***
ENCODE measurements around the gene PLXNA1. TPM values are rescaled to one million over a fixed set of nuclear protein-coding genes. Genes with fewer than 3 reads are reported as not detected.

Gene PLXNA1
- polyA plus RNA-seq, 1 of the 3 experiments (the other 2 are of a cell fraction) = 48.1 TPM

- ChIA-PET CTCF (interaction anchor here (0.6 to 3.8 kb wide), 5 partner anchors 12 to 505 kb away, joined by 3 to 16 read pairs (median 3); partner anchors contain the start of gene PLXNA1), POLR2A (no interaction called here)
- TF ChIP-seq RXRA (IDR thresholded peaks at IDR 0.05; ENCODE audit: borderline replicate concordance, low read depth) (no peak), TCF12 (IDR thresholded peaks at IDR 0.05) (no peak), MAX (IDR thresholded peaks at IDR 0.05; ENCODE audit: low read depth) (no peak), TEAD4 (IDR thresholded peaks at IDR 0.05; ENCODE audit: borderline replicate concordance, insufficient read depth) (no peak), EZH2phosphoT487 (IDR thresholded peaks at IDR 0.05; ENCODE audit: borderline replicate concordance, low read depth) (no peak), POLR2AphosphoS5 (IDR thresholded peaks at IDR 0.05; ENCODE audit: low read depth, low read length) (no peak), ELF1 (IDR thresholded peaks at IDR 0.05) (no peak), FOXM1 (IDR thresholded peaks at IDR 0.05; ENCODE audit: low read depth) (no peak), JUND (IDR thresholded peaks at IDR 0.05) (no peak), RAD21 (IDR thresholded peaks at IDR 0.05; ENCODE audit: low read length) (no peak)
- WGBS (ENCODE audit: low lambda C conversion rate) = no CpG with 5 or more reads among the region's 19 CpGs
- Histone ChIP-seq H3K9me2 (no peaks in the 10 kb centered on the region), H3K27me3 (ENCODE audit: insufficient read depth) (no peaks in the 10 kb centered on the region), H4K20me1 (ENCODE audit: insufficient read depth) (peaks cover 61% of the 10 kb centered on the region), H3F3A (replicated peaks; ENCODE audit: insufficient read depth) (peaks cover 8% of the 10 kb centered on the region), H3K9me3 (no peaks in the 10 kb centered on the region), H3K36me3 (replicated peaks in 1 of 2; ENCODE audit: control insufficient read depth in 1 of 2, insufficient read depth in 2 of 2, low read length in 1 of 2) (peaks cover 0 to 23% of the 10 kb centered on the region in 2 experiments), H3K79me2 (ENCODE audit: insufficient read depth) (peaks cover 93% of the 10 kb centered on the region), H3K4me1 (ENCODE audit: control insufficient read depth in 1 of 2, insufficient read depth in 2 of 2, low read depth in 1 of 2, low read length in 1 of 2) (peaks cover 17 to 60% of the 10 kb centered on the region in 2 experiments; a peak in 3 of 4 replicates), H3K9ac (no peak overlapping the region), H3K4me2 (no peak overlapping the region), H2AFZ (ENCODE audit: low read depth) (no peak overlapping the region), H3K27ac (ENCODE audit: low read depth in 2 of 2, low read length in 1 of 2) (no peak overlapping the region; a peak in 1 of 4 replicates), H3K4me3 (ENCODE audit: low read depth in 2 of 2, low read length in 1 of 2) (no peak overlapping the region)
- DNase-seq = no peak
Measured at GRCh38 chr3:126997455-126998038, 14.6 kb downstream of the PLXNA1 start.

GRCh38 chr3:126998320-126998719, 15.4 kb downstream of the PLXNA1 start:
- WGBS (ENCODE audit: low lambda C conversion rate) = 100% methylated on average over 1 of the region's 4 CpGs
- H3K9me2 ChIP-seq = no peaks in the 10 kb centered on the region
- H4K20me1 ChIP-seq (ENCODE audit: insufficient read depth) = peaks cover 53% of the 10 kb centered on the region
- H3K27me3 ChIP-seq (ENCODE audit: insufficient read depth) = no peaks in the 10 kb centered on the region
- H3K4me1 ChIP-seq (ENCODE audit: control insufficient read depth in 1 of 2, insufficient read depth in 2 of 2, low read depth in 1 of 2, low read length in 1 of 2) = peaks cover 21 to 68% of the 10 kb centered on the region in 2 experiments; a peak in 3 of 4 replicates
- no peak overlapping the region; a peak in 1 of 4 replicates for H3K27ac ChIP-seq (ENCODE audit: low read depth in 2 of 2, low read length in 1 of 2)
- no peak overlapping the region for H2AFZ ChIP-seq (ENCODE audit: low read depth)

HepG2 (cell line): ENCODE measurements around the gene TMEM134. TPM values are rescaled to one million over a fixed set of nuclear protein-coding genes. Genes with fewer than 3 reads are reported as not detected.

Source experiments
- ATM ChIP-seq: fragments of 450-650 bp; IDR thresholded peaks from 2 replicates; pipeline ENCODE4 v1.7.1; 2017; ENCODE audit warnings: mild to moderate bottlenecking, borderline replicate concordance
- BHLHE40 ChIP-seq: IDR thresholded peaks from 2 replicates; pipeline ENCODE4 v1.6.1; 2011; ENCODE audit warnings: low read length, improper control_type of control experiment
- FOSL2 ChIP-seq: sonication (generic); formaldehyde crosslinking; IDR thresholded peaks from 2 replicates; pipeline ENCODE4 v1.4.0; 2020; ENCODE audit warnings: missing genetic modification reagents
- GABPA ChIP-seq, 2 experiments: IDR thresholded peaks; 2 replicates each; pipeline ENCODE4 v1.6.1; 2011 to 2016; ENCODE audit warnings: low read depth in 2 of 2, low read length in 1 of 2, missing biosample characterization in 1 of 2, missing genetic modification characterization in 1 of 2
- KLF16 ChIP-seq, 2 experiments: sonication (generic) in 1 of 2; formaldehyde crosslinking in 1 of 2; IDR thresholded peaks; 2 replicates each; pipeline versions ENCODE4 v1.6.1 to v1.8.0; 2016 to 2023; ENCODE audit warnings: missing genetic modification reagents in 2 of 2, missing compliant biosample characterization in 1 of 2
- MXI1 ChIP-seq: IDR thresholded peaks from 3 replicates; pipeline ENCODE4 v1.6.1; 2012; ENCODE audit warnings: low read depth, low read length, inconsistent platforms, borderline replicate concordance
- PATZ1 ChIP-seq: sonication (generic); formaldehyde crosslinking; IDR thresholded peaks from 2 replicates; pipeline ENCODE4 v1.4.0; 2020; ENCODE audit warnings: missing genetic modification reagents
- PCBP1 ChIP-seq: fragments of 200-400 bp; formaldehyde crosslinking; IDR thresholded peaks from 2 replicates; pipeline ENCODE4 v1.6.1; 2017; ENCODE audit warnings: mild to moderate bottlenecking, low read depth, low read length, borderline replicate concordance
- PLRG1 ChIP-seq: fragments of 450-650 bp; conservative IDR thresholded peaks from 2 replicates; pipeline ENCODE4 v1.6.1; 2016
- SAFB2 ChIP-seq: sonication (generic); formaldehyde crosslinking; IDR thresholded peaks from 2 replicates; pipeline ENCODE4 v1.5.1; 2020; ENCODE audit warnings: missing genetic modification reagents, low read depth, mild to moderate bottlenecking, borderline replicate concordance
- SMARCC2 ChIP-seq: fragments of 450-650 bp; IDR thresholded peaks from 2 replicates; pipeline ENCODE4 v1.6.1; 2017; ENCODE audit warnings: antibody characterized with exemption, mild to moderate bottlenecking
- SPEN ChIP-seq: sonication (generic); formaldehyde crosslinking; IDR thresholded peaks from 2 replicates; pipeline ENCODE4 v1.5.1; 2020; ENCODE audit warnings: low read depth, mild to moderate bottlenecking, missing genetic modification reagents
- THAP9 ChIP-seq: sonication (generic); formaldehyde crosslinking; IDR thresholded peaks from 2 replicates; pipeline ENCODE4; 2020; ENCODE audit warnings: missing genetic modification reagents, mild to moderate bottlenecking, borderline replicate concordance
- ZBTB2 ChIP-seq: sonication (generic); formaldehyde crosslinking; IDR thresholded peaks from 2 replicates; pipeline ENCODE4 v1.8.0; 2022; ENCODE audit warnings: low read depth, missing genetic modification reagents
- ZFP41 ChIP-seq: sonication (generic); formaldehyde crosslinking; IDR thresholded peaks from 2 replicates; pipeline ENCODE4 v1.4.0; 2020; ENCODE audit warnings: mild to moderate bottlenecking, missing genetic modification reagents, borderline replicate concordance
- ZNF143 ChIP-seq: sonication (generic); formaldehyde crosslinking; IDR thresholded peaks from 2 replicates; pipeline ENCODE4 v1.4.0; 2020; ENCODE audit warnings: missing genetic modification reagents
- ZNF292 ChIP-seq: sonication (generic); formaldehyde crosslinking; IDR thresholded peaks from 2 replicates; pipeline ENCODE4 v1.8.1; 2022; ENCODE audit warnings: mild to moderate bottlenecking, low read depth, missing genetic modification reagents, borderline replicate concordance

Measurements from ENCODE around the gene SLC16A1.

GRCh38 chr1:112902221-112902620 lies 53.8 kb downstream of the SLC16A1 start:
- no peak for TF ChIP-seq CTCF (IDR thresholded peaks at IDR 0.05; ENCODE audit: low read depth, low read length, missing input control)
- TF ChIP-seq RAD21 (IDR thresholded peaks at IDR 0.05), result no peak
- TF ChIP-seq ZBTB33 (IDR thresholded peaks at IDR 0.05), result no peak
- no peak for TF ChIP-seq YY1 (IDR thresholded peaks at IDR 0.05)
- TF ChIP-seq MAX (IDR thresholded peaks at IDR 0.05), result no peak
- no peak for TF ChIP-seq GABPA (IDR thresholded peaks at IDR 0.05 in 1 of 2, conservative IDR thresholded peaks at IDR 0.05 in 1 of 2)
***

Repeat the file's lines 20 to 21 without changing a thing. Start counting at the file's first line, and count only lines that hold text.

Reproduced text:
- ATM ChIP-seq: fragments of 450-650 bp; IDR thresholded peaks from 2 replicates; pipeline ENCODE4 v1.7.1; 2017; ENCODE audit warnings: mild to moderate bottlenecking, borderline replicate concordance
- BHLHE40 ChIP-seq: IDR thresholded peaks from 2 replicates; pipeline ENCODE4 v1.6.1; 2011; ENCODE audit warnings: low read length, improper control_type of control experiment